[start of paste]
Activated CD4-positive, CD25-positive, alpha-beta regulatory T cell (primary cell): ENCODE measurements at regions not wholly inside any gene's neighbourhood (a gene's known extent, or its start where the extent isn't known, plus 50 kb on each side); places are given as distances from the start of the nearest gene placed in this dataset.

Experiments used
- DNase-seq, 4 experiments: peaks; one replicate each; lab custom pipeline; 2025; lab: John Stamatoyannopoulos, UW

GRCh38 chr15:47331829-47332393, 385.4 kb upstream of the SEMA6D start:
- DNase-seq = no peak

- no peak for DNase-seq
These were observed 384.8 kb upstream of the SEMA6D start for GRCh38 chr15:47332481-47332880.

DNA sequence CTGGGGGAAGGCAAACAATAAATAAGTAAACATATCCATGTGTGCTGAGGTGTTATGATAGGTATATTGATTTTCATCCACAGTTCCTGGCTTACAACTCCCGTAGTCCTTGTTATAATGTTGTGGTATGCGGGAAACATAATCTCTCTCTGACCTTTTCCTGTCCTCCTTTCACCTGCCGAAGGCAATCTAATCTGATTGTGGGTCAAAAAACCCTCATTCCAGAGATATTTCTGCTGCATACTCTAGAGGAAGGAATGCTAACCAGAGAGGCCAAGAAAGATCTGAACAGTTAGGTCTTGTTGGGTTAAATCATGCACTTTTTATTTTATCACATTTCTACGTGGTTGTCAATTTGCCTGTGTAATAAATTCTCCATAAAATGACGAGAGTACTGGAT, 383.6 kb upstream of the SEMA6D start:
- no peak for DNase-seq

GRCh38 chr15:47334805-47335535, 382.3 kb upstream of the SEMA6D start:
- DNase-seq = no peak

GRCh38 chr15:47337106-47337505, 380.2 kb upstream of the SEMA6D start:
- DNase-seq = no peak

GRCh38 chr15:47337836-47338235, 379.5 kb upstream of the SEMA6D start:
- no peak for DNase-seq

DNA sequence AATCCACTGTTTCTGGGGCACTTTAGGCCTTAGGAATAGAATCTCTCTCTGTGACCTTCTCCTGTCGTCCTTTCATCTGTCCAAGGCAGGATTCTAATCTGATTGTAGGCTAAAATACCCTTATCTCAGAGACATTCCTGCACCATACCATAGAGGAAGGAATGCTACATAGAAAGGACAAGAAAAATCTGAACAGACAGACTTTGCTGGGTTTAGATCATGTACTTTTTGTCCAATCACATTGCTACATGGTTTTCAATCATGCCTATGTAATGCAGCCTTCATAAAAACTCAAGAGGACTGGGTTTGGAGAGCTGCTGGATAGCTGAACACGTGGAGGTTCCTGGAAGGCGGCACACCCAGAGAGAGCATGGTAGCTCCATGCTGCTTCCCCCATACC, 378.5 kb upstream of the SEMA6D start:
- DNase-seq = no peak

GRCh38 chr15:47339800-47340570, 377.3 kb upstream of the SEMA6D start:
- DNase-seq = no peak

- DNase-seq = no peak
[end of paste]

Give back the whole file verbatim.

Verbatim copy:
Activated CD4-positive, CD25-positive, alpha-beta regulatory T cell (primary cell): ENCODE measurements at regions not wholly inside any gene's neighbourhood (a gene's known extent, or its start where the extent isn't known, plus 50 kb on each side); places are given as distances from the start of the nearest gene placed in this dataset.

Experiments used
- DNase-seq, 4 experiments: peaks; one replicate each; lab custom pipeline; 2025; lab: John Stamatoyannopoulos, UW

GRCh38 chr15:47331829-47332393, 385.4 kb upstream of the SEMA6D start:
- DNase-seq = no peak

- no peak for DNase-seq
These were observed 384.8 kb upstream of the SEMA6D start for GRCh38 chr15:47332481-47332880.

DNA sequence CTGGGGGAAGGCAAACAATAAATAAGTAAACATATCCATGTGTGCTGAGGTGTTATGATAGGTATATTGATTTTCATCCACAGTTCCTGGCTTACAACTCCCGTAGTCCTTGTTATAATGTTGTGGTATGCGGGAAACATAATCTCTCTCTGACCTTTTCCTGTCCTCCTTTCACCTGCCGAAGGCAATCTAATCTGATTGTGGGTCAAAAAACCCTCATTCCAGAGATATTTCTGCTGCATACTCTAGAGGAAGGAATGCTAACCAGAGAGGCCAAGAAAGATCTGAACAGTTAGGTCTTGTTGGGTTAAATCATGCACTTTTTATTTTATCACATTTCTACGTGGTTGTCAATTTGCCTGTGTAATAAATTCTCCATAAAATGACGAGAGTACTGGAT, 383.6 kb upstream of the SEMA6D start:
- no peak for DNase-seq

GRCh38 chr15:47334805-47335535, 382.3 kb upstream of the SEMA6D start:
- DNase-seq = no peak

GRCh38 chr15:47337106-47337505, 380.2 kb upstream of the SEMA6D start:
- DNase-seq = no peak

GRCh38 chr15:47337836-47338235, 379.5 kb upstream of the SEMA6D start:
- no peak for DNase-seq

DNA sequence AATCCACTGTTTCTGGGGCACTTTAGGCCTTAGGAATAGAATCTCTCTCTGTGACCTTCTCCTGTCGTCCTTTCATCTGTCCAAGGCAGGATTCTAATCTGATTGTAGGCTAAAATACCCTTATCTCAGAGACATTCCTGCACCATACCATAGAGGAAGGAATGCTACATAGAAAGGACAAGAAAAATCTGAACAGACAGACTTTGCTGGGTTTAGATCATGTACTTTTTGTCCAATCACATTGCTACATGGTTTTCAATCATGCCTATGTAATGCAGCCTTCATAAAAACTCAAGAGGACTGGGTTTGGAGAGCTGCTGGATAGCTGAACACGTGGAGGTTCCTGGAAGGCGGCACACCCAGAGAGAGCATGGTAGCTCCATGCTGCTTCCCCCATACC, 378.5 kb upstream of the SEMA6D start:
- DNase-seq = no peak

GRCh38 chr15:47339800-47340570, 377.3 kb upstream of the SEMA6D start:
- DNase-seq = no peak

- DNase-seq = no peak